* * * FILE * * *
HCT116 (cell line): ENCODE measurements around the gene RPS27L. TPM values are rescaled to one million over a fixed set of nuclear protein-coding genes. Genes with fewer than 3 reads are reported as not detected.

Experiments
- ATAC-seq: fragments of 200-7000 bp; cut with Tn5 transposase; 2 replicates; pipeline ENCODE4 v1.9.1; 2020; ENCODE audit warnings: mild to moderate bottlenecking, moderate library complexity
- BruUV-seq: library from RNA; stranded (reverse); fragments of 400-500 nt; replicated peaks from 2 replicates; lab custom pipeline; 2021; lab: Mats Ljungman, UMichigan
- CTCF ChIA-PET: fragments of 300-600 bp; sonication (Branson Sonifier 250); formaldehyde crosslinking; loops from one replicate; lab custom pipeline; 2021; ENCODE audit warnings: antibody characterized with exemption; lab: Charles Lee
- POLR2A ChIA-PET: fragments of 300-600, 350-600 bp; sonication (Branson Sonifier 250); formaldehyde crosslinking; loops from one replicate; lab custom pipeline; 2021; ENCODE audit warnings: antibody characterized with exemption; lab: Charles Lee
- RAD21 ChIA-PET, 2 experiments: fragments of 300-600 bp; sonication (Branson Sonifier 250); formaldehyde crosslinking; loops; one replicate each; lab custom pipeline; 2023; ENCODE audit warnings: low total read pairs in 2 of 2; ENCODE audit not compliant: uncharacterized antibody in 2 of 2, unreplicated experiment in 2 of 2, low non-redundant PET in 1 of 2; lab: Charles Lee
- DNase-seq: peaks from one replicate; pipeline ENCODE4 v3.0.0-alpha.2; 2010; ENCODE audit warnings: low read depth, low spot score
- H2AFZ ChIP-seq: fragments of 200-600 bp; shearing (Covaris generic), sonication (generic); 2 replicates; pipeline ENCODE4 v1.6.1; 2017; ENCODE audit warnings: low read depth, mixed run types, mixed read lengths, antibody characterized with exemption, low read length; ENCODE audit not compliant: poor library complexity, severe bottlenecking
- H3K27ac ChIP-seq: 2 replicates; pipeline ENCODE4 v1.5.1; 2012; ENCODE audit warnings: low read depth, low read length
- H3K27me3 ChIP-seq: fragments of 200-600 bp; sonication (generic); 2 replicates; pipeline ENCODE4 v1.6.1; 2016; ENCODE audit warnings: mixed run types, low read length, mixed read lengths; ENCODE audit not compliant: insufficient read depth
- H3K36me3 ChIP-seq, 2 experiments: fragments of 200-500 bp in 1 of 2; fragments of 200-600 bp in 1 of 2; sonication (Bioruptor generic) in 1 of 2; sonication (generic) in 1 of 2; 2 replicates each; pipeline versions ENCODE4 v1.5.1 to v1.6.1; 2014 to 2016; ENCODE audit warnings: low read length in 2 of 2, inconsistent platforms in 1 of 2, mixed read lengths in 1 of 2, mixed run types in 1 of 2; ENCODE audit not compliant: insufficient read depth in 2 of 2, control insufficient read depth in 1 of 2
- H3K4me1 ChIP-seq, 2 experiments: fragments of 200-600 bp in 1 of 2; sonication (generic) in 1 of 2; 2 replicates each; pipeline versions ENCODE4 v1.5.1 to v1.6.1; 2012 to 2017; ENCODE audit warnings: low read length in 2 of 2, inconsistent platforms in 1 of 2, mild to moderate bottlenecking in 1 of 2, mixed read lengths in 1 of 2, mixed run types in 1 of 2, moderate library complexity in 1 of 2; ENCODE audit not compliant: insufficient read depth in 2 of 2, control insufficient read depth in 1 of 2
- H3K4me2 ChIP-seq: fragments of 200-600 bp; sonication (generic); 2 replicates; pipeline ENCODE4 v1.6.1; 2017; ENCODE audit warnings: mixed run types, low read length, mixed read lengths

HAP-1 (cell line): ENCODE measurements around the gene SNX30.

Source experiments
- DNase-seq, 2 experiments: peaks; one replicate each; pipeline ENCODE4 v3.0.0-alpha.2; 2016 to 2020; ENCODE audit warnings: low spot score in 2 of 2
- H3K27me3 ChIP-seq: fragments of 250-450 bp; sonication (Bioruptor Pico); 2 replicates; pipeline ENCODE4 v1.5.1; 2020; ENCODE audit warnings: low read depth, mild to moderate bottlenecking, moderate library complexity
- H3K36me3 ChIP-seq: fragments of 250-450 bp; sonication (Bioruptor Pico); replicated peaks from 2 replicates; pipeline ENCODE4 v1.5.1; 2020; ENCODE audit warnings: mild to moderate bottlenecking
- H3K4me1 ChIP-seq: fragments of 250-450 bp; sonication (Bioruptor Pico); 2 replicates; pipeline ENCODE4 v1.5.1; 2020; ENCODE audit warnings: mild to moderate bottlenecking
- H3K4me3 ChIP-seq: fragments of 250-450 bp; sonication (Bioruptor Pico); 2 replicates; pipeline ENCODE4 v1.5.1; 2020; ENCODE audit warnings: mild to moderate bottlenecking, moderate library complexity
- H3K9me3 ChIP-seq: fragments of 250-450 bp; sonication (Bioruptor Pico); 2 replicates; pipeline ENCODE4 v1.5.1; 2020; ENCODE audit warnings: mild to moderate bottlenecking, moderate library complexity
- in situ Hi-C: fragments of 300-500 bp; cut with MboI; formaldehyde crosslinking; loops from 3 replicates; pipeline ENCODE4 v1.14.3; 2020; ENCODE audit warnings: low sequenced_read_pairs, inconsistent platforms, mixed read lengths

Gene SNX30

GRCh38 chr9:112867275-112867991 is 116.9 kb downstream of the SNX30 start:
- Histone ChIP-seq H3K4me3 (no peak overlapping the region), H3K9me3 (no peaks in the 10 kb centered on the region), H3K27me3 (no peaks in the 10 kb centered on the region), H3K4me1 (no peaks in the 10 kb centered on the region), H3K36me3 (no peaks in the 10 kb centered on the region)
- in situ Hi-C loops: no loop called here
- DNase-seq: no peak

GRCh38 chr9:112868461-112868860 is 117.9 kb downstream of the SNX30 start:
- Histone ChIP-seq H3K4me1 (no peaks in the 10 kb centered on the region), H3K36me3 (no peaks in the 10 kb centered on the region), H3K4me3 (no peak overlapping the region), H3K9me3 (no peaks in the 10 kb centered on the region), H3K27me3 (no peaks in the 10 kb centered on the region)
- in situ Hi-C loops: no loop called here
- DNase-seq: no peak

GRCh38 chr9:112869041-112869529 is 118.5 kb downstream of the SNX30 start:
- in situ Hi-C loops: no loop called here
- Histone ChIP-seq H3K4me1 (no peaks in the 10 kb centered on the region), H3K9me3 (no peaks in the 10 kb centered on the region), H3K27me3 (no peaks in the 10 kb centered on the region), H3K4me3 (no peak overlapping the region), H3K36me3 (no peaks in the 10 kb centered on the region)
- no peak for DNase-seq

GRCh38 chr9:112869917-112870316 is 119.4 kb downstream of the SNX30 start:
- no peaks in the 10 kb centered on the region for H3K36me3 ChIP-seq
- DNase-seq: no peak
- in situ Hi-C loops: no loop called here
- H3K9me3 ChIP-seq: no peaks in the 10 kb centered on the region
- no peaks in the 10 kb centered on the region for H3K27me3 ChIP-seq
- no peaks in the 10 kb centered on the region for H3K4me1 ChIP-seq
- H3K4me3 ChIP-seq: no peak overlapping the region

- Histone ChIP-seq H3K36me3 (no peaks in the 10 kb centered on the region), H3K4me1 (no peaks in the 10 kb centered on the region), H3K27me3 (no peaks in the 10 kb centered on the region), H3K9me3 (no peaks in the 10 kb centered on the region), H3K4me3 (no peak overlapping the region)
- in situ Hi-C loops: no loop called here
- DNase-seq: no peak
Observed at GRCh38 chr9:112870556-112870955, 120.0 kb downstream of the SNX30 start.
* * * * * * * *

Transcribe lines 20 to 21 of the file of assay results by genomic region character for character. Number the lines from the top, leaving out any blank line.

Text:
- H3K4me1 ChIP-seq: fragments of 250-450 bp; sonication (Bioruptor Pico); 2 replicates; pipeline ENCODE4 v1.5.1; 2020; ENCODE audit warnings: mild to moderate bottlenecking
- H3K4me3 ChIP-seq: fragments of 250-450 bp; sonication (Bioruptor Pico); 2 replicates; pipeline ENCODE4 v1.5.1; 2020; ENCODE audit warnings: mild to moderate bottlenecking, moderate library complexity